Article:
1971: Gear fast, run slow
October 5, 2010 | by: Max Heine
The gear fast, run slow approach to engine design was a natural evolution after turbocharging came along with its ability to allow the engine to produce more power at a lower rpm. Exploiting continual improvements in the injection system and the ability of the turbo to jam more air into the cylinders, it paved the way to fuel savings.
The technology was developed by Robert Deal at Signal Deliveries, a contract carrier started up by Leaseway Transportation, in conjunction with Detroit Diesel Corp. At the time, the engine governor was used to limit road speed, meaning the engine ran at 2,100 rpm if the driver used maximum throttle. Deal, who later earned the CCJ Career Achievement Award, reasoned that slowing the engine down by using faster axles but still cruising at the same speed would save fuel via better turbo performance, reduced engine friction, and easier, better breathing.
Instead of cruising at 1,900 rpm or higher at highway speeds, the axle ratio was chosen so the engine would cruise at 1,600 or even less. A Detroit Diesel engineer designed a governor that caused the torque to rise gradually as rpm dropped below 2,100 so the engine would deliver plenty of power and feel good, even at the lower cruise rpm. A 4.11:1 axle ratio might be replaced by a 3.70:1 or lower ratio.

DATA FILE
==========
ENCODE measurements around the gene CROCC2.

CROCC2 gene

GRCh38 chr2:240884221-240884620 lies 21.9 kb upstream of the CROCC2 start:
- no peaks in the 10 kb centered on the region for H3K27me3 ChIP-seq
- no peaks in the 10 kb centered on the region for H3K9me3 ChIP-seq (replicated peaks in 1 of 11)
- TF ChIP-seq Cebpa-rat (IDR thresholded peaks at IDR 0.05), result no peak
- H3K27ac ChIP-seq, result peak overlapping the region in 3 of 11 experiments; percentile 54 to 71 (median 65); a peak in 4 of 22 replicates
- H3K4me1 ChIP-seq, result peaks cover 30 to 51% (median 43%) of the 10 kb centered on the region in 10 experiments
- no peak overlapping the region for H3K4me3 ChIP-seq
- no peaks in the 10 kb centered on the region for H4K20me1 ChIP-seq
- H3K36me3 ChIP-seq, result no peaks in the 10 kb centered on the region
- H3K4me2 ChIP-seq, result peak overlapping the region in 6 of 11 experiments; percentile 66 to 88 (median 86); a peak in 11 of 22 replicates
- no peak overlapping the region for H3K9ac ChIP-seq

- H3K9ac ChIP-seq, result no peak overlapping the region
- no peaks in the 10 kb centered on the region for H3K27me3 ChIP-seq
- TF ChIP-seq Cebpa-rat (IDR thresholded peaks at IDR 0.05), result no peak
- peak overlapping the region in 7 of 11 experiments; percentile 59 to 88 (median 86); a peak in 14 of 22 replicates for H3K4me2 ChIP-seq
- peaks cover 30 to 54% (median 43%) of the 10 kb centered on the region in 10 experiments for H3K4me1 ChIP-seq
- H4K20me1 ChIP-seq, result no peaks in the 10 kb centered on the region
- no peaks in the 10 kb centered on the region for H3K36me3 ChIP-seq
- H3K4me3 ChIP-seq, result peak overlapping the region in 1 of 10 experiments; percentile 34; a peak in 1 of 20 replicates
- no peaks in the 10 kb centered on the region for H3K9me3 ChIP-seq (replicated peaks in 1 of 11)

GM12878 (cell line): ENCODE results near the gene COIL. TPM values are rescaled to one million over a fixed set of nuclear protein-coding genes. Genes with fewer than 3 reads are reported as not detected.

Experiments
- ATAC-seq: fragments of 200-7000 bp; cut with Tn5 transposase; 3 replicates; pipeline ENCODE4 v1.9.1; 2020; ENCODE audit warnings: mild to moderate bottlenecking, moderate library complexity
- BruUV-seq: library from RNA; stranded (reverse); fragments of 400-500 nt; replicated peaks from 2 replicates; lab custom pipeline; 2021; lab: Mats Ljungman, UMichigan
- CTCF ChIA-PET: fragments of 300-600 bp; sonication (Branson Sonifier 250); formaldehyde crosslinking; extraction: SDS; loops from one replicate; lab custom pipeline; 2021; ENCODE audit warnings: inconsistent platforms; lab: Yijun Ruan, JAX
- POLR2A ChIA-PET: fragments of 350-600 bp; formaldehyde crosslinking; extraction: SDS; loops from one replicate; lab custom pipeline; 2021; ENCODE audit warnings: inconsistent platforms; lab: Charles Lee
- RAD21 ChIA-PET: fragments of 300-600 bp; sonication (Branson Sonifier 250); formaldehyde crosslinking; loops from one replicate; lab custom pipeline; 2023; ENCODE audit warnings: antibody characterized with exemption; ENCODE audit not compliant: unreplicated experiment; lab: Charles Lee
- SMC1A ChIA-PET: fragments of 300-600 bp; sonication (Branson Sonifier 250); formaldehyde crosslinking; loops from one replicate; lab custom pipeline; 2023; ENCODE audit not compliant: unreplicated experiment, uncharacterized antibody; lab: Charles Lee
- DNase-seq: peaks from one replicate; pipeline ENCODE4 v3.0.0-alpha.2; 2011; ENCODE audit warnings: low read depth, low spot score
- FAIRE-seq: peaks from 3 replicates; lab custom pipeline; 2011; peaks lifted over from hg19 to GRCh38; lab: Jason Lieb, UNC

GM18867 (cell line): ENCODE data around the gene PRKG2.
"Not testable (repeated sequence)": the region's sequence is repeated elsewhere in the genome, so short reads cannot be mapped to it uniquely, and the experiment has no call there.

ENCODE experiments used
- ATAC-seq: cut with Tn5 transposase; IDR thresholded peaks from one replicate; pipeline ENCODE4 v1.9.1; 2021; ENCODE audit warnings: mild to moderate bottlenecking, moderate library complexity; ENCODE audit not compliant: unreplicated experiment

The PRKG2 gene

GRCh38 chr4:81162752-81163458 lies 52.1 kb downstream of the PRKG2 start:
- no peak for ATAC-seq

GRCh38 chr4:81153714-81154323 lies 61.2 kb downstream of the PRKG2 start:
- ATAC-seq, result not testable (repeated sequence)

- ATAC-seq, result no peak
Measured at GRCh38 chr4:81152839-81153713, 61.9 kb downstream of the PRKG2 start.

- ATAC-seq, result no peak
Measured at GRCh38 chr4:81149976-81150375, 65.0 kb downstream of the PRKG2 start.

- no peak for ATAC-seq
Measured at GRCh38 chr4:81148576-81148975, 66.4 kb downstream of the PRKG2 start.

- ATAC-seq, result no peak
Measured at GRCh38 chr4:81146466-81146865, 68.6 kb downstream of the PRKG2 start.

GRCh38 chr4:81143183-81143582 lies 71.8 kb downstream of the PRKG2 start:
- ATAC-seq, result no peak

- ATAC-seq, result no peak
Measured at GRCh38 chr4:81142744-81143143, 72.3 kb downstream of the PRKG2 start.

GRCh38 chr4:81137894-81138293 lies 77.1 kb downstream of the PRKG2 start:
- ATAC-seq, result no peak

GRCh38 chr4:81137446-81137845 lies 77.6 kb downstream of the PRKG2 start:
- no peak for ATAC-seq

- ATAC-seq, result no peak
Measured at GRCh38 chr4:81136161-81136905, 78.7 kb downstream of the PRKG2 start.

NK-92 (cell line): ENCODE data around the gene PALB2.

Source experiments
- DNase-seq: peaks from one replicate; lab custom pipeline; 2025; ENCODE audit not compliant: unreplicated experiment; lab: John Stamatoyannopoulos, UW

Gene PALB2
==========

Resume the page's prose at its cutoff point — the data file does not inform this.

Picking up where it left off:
Detractors who were used to un-turbocharged engines argued that injectors would clog from carbon deposits. But the additional air supplied by the turbo because of the governor’s action, and ever-improving injection systems, ensured clean combustion and the problem never appeared.
Gear fast, run slow required driver discipline or the use of separate road speed governors so cruise speed would not be increased. But the process worked, changing forever the way trucks were geared and saving untold millions of gallons of fuel.